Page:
Vaccines are the holy grails of disease prevention. These medical marvels confer significant protection against diseases — whether a childhood infection, annual influenza or a novel coronavirus — that can easily cause undue suffering.
The polio vaccine prevents polio, a highly contagious viral childhood illness that causes nerve damage and can lead to paralysis and a permanent inability to breathe. The chickenpox vaccine prevents the itchy rash in children and its potential reappearance in adults as shingles, given that the chickenpox virus stays with people after the infection and can reactivate later in life. The COVID-19 vaccine prevents serious illness, hospitalization and death due to a virus that has killed millions and caused prolonged suffering in millions more.
Vaccines can be unpleasant, but they are incredibly safe. A prick in the arm is much better than the disease.
Vaccines, however, rarely draw out a perfect response after only one dose. Vaccines administered for childhood diseases, such as polio, measles, mumps and rubella, require boosters for the vaccine to become and remain effective. Viruses also change over time, which means re-vaccination can be necessary, as with seasonal influenza.
The COVID-19 vaccines approved by Health Canada and the World Health Organization are no exception. Recent research shows that some people need an additional dose to remain protected. Now, some health-care systems, such as in the United States, are advising everyone to receive a booster vaccine. As a doctor and COVID-19 researcher, I believe everyone who can should get a COVID-19 booster.
Several scientific studies released in October reported on the effectiveness of the Pfizer-BioNTech COVID-19 vaccine in people six months after they had received the second jab.
I have great trust in these sources because they studied what happened for many people — roughly 5,000, five million and 3.5 million, respectively, and the articles were all published in journals known for their scientific rigour. While the authors of the last study disclosed they had conflicts of interest because Pfizer funded the study, their findings were roughly consistent with research that was not funded by the manufacturer.
All the studies showed that the COVID-19 vaccine became less effective over time, which is consistent with the dynamics of other vaccines. Adults require a tetanus vaccine every 10 years, for example.
The first study, which was a laboratory-based investigation of about 5,000 people, found that the levels of antibodies that monitor for the virus decreased steadily in the six months after receiving the second dose of the vaccine. Those that kill the virus decreased rapidly in the first three months.
Critically, the researchers found the rate of virus-neutralizing antibodies went down the fastest for men, those over 65, and those with a suppressed immune system. This data supports earlier medical advice that encouraged higher-risk individuals to get a booster.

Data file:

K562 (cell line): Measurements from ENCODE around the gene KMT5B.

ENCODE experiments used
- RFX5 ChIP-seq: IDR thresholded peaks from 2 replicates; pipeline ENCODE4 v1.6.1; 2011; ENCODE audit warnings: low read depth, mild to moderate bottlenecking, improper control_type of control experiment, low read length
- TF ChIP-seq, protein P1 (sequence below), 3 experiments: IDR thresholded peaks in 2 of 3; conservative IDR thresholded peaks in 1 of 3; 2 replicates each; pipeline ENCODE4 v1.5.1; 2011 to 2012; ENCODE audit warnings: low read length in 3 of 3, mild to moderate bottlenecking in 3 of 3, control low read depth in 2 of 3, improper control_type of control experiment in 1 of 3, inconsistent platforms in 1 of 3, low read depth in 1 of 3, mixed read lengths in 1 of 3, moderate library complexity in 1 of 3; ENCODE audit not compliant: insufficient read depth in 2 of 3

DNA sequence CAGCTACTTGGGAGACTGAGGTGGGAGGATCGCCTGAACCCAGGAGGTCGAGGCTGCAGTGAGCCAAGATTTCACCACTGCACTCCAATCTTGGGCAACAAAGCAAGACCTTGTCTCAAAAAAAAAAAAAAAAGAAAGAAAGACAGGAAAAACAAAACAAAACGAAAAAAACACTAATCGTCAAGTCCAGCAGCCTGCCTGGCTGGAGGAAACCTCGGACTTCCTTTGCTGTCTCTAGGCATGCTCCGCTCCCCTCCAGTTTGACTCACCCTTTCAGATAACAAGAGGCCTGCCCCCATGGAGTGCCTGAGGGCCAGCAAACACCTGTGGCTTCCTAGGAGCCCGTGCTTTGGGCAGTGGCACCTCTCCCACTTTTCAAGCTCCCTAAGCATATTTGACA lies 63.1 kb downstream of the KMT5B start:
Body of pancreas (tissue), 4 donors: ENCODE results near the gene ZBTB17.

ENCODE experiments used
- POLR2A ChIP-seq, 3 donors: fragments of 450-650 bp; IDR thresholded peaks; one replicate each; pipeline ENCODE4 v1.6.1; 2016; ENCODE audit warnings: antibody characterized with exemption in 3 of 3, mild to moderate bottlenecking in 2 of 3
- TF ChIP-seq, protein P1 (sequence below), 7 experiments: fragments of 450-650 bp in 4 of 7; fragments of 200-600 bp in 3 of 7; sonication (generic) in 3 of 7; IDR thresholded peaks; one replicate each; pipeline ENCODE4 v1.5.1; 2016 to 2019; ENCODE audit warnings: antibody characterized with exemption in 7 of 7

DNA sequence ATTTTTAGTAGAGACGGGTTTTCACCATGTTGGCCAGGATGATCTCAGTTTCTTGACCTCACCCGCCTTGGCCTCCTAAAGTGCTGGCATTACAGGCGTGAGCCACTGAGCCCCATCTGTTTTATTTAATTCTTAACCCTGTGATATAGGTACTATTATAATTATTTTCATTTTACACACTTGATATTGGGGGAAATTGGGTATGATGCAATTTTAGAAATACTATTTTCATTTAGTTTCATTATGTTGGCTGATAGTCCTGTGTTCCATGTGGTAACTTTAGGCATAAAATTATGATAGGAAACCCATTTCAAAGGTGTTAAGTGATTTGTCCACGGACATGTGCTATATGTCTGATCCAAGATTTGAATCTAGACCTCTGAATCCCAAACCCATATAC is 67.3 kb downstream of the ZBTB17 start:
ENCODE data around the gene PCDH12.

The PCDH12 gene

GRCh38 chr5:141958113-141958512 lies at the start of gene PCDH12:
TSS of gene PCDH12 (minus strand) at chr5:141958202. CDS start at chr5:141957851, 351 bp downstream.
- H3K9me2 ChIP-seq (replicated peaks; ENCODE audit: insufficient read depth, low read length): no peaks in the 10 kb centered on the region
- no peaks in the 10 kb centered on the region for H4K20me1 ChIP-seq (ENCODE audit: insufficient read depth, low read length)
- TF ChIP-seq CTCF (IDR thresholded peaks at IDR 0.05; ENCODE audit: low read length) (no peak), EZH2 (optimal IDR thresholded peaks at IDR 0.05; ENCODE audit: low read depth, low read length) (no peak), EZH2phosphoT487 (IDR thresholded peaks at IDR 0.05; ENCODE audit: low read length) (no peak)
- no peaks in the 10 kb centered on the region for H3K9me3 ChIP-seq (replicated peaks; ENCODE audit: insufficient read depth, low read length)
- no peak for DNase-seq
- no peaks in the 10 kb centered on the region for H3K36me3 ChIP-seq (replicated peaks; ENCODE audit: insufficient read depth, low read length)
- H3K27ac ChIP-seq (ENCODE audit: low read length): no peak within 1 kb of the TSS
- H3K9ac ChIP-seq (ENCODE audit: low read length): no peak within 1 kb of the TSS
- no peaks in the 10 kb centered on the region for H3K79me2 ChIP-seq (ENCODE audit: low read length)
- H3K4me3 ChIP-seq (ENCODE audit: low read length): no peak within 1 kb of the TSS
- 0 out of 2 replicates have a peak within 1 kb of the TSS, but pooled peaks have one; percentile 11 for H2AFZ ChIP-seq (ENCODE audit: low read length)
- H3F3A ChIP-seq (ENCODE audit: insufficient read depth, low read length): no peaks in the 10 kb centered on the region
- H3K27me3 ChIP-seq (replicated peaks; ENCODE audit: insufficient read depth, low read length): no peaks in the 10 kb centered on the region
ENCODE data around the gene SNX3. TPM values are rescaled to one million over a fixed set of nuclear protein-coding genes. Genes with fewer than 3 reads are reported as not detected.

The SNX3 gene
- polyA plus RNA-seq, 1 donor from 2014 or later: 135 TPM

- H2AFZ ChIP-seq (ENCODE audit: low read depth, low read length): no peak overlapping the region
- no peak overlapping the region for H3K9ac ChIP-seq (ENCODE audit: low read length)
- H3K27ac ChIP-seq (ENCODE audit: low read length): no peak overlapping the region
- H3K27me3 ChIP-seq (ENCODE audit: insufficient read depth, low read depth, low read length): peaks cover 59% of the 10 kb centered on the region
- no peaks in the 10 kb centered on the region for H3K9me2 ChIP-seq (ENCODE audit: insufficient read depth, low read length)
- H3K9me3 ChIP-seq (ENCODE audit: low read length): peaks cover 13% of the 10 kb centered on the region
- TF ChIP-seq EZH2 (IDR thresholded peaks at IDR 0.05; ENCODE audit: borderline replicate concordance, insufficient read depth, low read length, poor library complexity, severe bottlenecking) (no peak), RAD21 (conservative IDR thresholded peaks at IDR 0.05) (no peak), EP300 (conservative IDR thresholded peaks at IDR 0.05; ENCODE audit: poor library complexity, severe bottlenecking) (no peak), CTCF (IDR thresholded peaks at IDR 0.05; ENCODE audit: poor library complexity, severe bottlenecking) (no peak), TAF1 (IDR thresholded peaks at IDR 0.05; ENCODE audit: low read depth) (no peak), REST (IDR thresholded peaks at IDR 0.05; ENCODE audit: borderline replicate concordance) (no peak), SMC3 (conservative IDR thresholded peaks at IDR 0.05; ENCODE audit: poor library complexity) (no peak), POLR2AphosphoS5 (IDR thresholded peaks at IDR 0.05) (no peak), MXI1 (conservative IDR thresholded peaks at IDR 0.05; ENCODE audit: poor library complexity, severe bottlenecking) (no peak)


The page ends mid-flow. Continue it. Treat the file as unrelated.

While that may sound concerning, it is consistent with a typical immune response to a vaccine. Public health agencies are taking action now because most people have a reasonable risk of re-exposure to the virus that causes COVID-19, which can cause complications even if one is vaccinated. It’s prudent to maintain high levels of antibodies to more rapidly fight off potential infections.
While these studies solely covered the Pfizer vaccine, not the Moderna, AstraZeneca or J&J vaccines, one would expect similar observations, given that the vaccines have similar effects on the immune system.
The U.S. Centers for Disease Control and Prevention updated its guidance on Nov. 19. It advises those over 50 or living in long-term care settings to get a booster, and says that everyone over 18 may get a booster. Given that the young can infect the old, and with many young people having suffered over the pandemic, truly everyone over 18 should get the booster.
Health Canada has approved the Moderna and Pfizer-BioNTech COVID-19 vaccines as boosters for adults 18 years of age and older. The provinces are rolling out their booster programs now.
Making it through another winter of COVID-19
Anxiety about being infected with COVID-19 is still high. Despite my diligence and vaccinated status, I am concerned that I could develop COVID-19 and pass it to my elderly parents.
Illnesses like COVID-19 and the flu can be deadly for older relatives. I see this repeatedly in my COVID-19 research where I am investigating the genetic features that increase the risk of severe disease.
Fortunately, we all have advice now on protecting ourselves and our loved ones. Get another dose of the COVID-19 vaccine. Get a flu shot.
Maybe I will have a sore arm and be a bit tired for a day or two after receiving my vaccines (boosters are extremely low-risk medical procedures, just like one’s primary vaccines). If it means that I know that my family and friends are safe, the inconvenience is worth it. The peace of mind in itself is a significant boon.
There is hope for a post-pandemic world, but we must still be diligent. We owe it to ourselves and our loved ones.
This article was originally posted on Why it’s normal for COVID-19 vaccine immunity to wane, and how booster shots can help